The Lake Erie Regional Grape Program (LERGP) held its summer conference at the Cornell Lake Erie Research and Extension Laboratory (CLEREL) on July 25th.

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Potato and tomato farmers beware: The blight is back, at least in some parts of the state.

Christine Smart, associate professor of vegetable pathology in the Department of Plant Pathology and Plant Microbe Biology at the New York State Agricultural Experiment Station, confirmed last week that samples taken from Erie and Madison counties showed plant tissue infected with the pathogen.

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“I studied fruit. I wanted to be a plant breeder. I loved the ornamental aspect, but I wanted to do something to combine the food with feeding people. Fruit production really has both aesthetics. The flowers are really gorgeous, but they feed people.”

— Susan Brown, associate director of the New York State Agricultural Experiment Station, explains to the Finger Lakes Times why she became a fruit breeder.

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Olga Padilla-Zakour, associate chair and associate professor of food science, received the 2013 Elizabeth Fleming Stier Award for promoting new food businesses and economic development in New York through her work as director of the Northeast Center for Food Entrepreneurship. She was also recognized for her efforts to develop educational programs to meet the evolving needs of New York’s food processors, and for her dedicated efforts as an adviser and mentor of graduate students. The award was presented at the annual meeting of the Institute of Food Technologists.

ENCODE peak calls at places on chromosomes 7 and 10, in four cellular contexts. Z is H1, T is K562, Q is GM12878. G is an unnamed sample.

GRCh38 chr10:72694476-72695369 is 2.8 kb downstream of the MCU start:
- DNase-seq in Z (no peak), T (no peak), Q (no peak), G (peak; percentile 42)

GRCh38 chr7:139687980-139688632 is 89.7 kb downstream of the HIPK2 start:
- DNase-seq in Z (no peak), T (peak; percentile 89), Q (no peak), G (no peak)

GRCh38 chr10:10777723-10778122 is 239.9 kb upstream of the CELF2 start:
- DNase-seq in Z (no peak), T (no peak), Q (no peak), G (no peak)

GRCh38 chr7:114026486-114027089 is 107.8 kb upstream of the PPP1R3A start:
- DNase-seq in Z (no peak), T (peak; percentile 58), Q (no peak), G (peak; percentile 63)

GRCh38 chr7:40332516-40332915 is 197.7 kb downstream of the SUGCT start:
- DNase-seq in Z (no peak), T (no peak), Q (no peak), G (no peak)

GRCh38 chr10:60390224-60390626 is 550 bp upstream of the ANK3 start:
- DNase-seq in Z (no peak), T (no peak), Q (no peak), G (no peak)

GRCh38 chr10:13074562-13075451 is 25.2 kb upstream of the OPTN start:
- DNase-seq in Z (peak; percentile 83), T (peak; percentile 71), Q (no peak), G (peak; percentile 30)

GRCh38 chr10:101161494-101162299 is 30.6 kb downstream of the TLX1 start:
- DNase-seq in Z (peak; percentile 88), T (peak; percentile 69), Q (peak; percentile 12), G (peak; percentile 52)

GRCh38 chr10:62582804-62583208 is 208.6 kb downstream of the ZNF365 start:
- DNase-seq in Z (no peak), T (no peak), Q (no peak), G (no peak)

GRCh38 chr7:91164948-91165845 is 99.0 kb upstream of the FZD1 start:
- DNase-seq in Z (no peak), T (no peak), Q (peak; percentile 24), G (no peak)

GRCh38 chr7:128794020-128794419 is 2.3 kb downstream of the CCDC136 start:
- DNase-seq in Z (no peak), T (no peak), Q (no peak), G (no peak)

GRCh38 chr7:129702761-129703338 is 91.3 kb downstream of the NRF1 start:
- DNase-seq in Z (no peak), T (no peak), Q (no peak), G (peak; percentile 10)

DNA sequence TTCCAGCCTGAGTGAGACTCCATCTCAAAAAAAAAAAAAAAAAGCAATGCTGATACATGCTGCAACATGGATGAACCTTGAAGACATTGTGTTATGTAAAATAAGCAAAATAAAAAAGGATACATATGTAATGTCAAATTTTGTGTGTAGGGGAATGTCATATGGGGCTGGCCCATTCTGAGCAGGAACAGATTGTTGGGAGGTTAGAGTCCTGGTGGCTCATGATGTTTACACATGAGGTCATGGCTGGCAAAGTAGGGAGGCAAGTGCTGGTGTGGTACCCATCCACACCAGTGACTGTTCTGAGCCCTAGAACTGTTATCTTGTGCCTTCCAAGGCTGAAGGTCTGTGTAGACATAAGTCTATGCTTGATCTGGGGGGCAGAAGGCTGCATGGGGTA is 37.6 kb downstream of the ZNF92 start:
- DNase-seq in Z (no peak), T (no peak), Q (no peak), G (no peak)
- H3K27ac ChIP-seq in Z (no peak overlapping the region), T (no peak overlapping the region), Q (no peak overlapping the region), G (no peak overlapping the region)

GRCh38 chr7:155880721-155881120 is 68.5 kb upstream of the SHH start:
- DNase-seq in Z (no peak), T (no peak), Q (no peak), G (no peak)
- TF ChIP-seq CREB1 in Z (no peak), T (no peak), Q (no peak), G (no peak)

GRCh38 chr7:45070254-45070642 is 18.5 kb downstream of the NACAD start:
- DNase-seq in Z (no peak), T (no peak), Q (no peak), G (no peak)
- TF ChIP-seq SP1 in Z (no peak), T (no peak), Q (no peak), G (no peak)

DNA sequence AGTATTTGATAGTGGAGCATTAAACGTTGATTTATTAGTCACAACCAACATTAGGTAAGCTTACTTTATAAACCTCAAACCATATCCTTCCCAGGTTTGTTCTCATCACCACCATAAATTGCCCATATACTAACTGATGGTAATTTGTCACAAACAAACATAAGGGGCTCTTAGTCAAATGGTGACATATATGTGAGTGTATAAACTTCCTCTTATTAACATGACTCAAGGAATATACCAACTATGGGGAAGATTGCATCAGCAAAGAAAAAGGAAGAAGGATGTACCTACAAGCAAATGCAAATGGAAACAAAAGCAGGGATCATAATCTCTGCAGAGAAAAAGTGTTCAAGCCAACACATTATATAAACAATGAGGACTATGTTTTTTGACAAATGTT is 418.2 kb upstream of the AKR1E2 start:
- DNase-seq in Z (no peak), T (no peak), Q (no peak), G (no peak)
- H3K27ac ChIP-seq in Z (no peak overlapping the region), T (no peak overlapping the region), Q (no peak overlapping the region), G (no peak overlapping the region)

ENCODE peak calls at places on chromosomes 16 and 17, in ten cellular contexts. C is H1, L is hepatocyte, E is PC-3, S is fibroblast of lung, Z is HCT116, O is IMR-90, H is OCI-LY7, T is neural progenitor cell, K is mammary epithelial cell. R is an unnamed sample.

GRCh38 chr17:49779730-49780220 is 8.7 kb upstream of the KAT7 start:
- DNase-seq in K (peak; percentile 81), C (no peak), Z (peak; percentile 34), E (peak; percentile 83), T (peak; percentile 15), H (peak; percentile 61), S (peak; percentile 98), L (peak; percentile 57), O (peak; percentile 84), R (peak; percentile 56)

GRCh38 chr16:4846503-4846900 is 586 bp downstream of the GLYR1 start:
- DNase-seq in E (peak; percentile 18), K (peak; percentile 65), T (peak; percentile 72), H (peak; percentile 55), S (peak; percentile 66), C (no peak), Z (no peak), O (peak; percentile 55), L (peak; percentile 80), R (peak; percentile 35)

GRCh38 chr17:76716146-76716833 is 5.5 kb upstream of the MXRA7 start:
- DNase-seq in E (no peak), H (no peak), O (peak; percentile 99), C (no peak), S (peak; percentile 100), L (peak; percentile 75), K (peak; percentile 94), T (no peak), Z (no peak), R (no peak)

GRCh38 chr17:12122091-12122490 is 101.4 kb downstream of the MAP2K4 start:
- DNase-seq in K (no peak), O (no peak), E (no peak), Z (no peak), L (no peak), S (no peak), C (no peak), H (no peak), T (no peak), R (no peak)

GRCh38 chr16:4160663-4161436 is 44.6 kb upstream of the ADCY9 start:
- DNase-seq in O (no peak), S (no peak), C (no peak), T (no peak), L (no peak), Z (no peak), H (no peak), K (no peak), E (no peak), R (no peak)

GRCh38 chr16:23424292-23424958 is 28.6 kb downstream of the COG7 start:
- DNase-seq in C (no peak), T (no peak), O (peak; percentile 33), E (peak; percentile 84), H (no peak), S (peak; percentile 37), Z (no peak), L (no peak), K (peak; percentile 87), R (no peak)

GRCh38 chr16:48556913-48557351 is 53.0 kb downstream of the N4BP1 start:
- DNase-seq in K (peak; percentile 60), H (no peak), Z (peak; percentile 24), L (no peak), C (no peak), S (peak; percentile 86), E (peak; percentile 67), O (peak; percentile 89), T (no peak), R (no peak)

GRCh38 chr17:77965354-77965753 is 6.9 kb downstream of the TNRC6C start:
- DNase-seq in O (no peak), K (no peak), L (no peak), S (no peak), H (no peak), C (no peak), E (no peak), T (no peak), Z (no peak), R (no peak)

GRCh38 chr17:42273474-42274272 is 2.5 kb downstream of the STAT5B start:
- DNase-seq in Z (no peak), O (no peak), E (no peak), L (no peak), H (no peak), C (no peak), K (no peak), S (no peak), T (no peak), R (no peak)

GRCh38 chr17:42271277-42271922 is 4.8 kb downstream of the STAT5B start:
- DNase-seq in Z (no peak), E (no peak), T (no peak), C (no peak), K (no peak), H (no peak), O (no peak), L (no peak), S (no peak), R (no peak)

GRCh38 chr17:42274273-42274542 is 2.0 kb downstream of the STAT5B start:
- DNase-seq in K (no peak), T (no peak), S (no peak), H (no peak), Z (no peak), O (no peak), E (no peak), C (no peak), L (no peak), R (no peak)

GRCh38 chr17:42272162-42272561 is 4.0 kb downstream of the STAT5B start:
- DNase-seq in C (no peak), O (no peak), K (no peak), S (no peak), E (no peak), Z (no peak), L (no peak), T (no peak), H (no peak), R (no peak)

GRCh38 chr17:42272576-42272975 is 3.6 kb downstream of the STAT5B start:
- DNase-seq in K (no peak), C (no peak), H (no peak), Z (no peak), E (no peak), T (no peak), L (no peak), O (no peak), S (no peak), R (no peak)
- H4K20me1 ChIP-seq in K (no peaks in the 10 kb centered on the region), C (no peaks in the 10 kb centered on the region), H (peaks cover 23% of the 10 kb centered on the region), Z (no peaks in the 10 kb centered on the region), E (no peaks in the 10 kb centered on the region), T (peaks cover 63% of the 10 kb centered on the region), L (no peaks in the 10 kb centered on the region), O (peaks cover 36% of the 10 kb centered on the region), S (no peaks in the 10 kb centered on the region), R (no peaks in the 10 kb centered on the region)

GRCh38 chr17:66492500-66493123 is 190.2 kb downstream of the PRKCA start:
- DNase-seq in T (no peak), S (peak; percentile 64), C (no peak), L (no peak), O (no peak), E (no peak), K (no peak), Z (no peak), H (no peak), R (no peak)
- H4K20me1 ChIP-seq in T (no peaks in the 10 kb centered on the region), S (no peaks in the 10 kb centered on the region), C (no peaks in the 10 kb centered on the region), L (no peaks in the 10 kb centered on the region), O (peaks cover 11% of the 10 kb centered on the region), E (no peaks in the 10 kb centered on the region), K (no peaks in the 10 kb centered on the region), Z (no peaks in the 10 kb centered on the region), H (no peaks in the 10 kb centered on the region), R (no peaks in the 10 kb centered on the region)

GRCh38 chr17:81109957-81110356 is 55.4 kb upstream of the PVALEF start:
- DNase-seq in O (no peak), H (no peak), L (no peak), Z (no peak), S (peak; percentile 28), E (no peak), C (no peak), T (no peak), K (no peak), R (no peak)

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Just because school’s out for summer doesn’t mean it’s time to hit the beach in the College of Agriculture and Life Sciences (CALS). In fact, our faculty, staff and students have been as busy as bees learning, teaching, exploring, and discovering.

Visit the CALS Notes blog to get the latest “buzz” from campus and:

  • climb trees in Ecuador with this CALS undergrad on a mission to understand the impact of sustainable agriculture on the jungle;
  • sample herbs from CALS own self-sustaining garden;
  • examine the science behind the controversy of GMO foods with Dean Boor;
  • celebrate 100 years of Plant Biology at Cornell;
  • savor the flavor of an important new partnership dedicated to building an artisanal cheese industry in New York;
  • meet the young alumna who’s the new President of the CALS Alumni Association;
  • raise your glass to CALS and the Dyson School at the Hudson Valley’s “flagship” winery;
  • smell the art, as CALS experts help one of the world’s foremost sculptors make his pieces bloom;
  • tour the sparkling new Stocking Hall;

…and so much more! Check back regularly for updates and make sure to “Like” us on Facebook and follow us on Twitter.

CALS Notes

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The annual FRU  4th of July Picnic was held on Wednesday, July 3rd. The hungry crowd included the picnic’s  founder, Joe Shail (bottom right).

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The research of Food Science Summer Scholar Ellen Hallberg and Ph.D. candidate Diane Schmitt on wine tannins was spotlighted in a recent article in the Finger Lakes Times: